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Blog - A Guide To Establishing Baseline PMT Voltages
In any lab, reproducibility is crucial for long term success. Since many flow cytometry instruments are highly mutable, reproducibility can become a challenge. Unknowingly having a filter set swapped out or an insufficiently powered laser can be detrimental. Therefore, it is vital to ensure your highly tuned instrument is performing at its best, so you have no doubts about the data after you run your sample.

The Lord of The Rings, New Line Cinema.

To assure that instruments are performing optimally over a long period of time, beads with embedded fluorescence are often used to find voltages that both minimize electronic noise and maintain the fluorescence signal in a linear range for each detector. Typically baseline assessments of the specific channels are performed when any major change occurs to the instrument itself. A common misconception is that the voltages automatically assigned by these beads are suitable for your particular experiment. This is not the case, as these beads are used to follow an instrument's health and should not be utilized to establish experiment-specific PMT voltages. If you were to use the baseline voltages for your multiple color assays, you would have optimized your assay for beads rather than your cells.

Comic by Sidney Harris.

There are multiple ways to assess these baseline voltages. Some instruments use specific beads called Cytometer Setup and Tracking (CS&T) beads to determine baseline voltages known as "application settings". These beads are composed of three different fluorescent intensities ranging from dim to bright. After running CS&T baseline, the bead-specific software calculates the standard deviation of electronic noise. For these beads, the PMT voltage that is selected is 10 times greater than the electronic noise for each channel.
If your current setup does not use CS&T beads or you would like to perform this type of baseline assessment manually, you're in luck. There are several other methods for calculating these values using fluorescent beads. In Stephen Perfetto's 2012 Nature Protocol paper, the authors validated a method where you run both a bead that has multiple fluorescent intensities and an unstained non-fluorescent compensation bead in 50 V increments from 350 to 800 V. The unstained compensation beads are meant to represent the background noise. Once these runs have been completed, you then plot the negative population and the positive populations for each voltage increment. The baseline voltage range for each channel is then selected based off the voltage increment that has the greatest separation between the negative and positive populations (based on MFI or SI), while the linearity (the MFI between the different fluorescent intensities) remains consistent. While this protocol is highly practical, it does require a large amount of time and only delivers a baseline range rather than an absolute baseline that the CS&T beads and software provide.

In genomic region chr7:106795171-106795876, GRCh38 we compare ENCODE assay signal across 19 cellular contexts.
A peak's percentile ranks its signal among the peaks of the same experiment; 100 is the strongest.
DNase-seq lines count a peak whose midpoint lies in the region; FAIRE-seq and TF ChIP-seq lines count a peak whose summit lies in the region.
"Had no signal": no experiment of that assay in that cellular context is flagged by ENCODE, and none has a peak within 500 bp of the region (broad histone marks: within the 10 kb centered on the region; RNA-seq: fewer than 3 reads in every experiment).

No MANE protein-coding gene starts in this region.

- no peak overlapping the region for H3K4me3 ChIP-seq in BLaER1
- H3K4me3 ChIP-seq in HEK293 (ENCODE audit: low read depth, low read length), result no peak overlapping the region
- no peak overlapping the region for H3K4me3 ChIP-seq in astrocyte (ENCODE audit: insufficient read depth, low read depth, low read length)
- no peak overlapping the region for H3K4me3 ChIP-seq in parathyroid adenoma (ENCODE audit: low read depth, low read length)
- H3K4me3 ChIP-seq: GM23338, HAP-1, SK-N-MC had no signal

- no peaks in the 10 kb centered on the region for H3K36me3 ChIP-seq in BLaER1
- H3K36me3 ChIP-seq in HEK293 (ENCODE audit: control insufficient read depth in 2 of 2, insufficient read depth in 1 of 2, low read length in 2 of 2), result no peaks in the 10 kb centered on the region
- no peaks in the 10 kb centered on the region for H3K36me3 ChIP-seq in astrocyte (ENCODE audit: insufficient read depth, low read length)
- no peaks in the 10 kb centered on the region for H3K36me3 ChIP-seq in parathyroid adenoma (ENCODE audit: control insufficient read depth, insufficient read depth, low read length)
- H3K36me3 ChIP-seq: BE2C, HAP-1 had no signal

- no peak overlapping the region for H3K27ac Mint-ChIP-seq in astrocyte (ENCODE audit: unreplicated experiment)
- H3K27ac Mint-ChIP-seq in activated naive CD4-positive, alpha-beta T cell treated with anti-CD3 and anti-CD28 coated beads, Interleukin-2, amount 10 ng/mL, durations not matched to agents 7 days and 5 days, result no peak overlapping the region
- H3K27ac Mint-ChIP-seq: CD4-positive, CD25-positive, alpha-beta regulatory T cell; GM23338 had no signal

Alternatively, if you are interested in a method that is a bit less cumbersome, you could instead establish the baseline voltages off the inflection point of Rainbow Calibration Particles, peak 2. Similar to the Perfetto method, this baseline assessment would still require you to acquire the beads at varying voltages. But, instead of determining the maximum separation between negative and positive peaks, you would only need to collect the CV of the dim population. For each voltage increment, both the CV and PMT voltage are recorded. These data points would then be plotted for each specific detector. An inflection point at which the CV remains consistent would serve as the baseline voltage for each specific channel. It's worth noting that this method relies entirely on the dim population of beads.

Dexter's Laboratory, Cartoon Network.

While there are tradeoffs to all three of the methods mentioned above, each provides a unique way to standardize your flow cytometer. These baseline settings will help monitor for any changes or issues that might occur due to problems associated with the laser, electronic noise, filters, and PMTs. Any swings in these voltages should be investigated further. Lastly, it's important to remember that these baseline settings are not meant to be experiment-specific. However, following these protocols will set you on the right track to producing reliable, consistent data with your flow cytometer. Stay tuned for a follow-up blog that delves into voltage and PMT settings for experiments.


  1. Quality assurance for polychromatic flow cytometry using a suite of calibration beads 
  2. Flow cytometry controls, instrument setup, and the determination of positivity 
Contributed by Sean Cosgriff.

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Blog - DNA Dyes in Flow Cytometry and Microscopy